In a neighborhood not too far from yours, two brothers sit at a desk, sketching out their first comic book based on their real-life hero, Captain Toilet Man.
Yes, those are my kids, and yes, I’m a special kind of super hero to them.
You see, I’ve worked on so many toilet-related pieces of legislation (from high-efficiency toilets to flushing toilets with recycled water) that my nickname at the state Capitol has become “Captain Toilet Man.”
So, what does this have to do with your drinking water? Well, of the more than 600 bills that are introduced each year in the Colorado Legislature, there can be as many as 40 that affect Denver Water and other water providers.
Of course, the bills are not all tied to toilets, and the issues range from the obvious, like water rights, water quality and water efficiency, to the less obvious, like construction contracting, human resources, engineering and surveying, excavation, and health insurance, to name a few.
As one of Denver Water’s government liaisons (affectionately known as “lobbyists”), we have an important job to do. The daily grind of our work is to provide information to legislators on our water system, how it operates, and how the legislation they are debating affects our operations and customers.
With so many bills and issues and such a small window of time to debate them, we have to know a little bit about everything Denver Water does, back it up with information and testimony from our internal subject matter experts and form solid relationships with legislators.
Having just wrapped up this year’s session (the Colorado General Assembly regular session begins in mid-January and ends in mid-May), we thought we’d highlight some of the topics that we were most involved in, to give you a sneak peek at the issues of importance to our customers.
This was a big year for recycled water legislation. Gov. Hickenlooper’s state water plan includes many priorities to ensure Colorado can stretch its water supplies for the anticipated growth our state will see.
One of these priorities is “to foster reuse of water supplies while protecting public health and the environment.” The Legislature saw an opportunity to advance this goal by adding new types of uses for recycled water, which is wastewater cleaned to a standard that is suitable for authorized nonpotable uses (like commercial irrigation and cooling towers).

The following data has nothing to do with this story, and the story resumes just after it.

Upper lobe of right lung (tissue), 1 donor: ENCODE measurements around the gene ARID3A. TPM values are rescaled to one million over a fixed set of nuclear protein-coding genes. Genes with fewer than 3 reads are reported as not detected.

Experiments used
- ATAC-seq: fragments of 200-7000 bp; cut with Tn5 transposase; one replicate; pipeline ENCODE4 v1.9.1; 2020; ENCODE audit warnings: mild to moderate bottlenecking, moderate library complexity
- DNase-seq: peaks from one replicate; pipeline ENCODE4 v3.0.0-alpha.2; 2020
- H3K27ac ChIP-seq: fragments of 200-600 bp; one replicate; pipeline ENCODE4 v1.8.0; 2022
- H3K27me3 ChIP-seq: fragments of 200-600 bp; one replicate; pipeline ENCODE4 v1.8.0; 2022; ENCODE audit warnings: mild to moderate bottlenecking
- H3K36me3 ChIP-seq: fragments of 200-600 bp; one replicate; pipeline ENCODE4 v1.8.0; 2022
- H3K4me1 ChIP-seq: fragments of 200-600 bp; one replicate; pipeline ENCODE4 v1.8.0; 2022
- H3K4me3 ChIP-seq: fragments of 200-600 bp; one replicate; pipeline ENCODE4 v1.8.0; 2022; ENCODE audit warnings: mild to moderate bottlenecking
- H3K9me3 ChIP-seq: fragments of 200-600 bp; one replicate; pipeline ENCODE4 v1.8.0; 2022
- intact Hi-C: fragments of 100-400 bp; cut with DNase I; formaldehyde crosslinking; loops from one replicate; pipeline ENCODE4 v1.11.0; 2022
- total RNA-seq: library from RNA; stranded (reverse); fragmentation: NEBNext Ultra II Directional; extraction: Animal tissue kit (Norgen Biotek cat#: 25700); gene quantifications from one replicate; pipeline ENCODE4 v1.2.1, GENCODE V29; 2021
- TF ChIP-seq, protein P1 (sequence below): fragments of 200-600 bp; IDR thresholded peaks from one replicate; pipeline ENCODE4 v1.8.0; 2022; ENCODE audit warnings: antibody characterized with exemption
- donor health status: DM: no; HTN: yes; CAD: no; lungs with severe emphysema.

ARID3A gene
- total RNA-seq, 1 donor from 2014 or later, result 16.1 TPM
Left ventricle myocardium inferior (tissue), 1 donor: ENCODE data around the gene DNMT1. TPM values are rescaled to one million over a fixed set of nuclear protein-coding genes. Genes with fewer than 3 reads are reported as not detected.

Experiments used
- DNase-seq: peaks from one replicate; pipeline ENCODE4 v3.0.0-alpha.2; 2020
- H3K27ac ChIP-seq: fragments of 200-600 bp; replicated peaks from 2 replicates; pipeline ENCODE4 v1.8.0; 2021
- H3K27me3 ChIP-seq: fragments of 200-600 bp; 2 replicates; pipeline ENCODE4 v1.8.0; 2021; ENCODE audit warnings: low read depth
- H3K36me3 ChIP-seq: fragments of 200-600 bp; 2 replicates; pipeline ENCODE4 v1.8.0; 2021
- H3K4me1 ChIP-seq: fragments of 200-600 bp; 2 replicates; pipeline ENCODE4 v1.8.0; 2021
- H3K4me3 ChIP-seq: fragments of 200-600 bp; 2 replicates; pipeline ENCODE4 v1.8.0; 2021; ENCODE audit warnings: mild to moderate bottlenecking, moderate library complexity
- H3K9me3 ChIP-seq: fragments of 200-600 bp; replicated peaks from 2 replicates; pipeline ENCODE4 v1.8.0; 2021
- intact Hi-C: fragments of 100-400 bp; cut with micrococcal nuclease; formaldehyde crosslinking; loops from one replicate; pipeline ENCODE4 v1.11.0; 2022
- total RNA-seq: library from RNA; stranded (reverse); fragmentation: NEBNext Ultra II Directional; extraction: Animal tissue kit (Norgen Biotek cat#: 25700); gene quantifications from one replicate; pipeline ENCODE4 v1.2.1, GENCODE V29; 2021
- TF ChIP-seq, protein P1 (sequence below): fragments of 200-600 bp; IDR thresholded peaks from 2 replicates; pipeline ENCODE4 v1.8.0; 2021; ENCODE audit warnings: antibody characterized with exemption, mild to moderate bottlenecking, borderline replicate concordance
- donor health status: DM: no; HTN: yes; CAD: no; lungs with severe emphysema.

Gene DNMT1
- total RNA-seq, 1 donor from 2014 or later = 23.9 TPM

Several legislators teamed up to sponsor and pass three bills allowing recycled water to be used for toilet and urinal flushing (House Bill 18-1069), irrigation of edible food crops (House Bill 18-1093), and cultivation of hemp (Senate Bill 18-038). These measures were important to Denver Water as we continue to stretch our water supply through water reuse.
With these bills passed, the Legislature has created a pathway for water providers to expand water reuse programs, and Denver Water will focus on finding new customers who can take advantage of these new uses. We hope that new construction of multifamily housing, the National Western Center redevelopment, and Denver Water’s Operations Complex redevelopment could be candidates for flushing toilets and urinals with recycled water.
Urban gardens and farm-to-table greenhouse operations located close to our recycled water infrastructure will also be able to take advantage of this more sustainable supply of water, and Denver Urban Gardens was very supportive of this new use.
Passage of these bills on recycled water will help bring Colorado in alignment with other states that have successfully used recycled water for these uses for many years. This incremental move forward was supported by many groups including Denver Urban Gardens, Craft Companies (a developer planning a development using recycled water), Dr. Tzahi Cath (a professor from the School of Mines who has studied recycled water extensively), the Colorado Water Congress, Conservation Colorado, and Western Resource Advocates.
Aquatic Nuisance Species
Colorado is one of only two states that does not have either quagga or zebra mussels in its waters. And we want to keep it that way.
These invasive species grow extremely rapidly and cling to important water infrastructure like pipes, valves and pumps, and can significantly restrict water flow through these systems. Other states are spending millions of dollars every year dealing with these creatures.
These mussels spread from reservoir to reservoir by boats. In Colorado, we are fortunate to have a very strong boat inspection and decontamination program that does an amazing job of keeping these pests out of our water.
This inspection program is run by Colorado Parks and Wildlife and paid for by severance taxes. In recent years, with oil prices low, there has not been enough severance tax revenue to pay for the boat inspection program. With support from CPW, water providers (including Denver Water) and the boating community, the Legislature passed the Mussel-free Colorado Act (House Bill 1008) that creates an annual aquatic nuisance species boater stamp that is predicted to raise enough funds to pay for half of the boater inspection program. The stamp will cost $25 for Colorado residents and $50 for out-of-state boaters.
Denver Water also opposed Senate Bill 18-275, which would have taken steps toward allowing seaplanes to land on Colorado lakes and reservoirs.
Why would we care about that? For the same reason we worry about boats carrying invasive mussels, since seaplanes could also spread these mussels from infected lakes.
In all, we tracked 30 individual bills and took positions on 13 this year. While I can’t compete with Captain America, as Captain Toilet Man I will continue to proudly fight in the halls of government for high-quality water and promote its efficient use to the 1.4 million people we serve in the Denver metro area.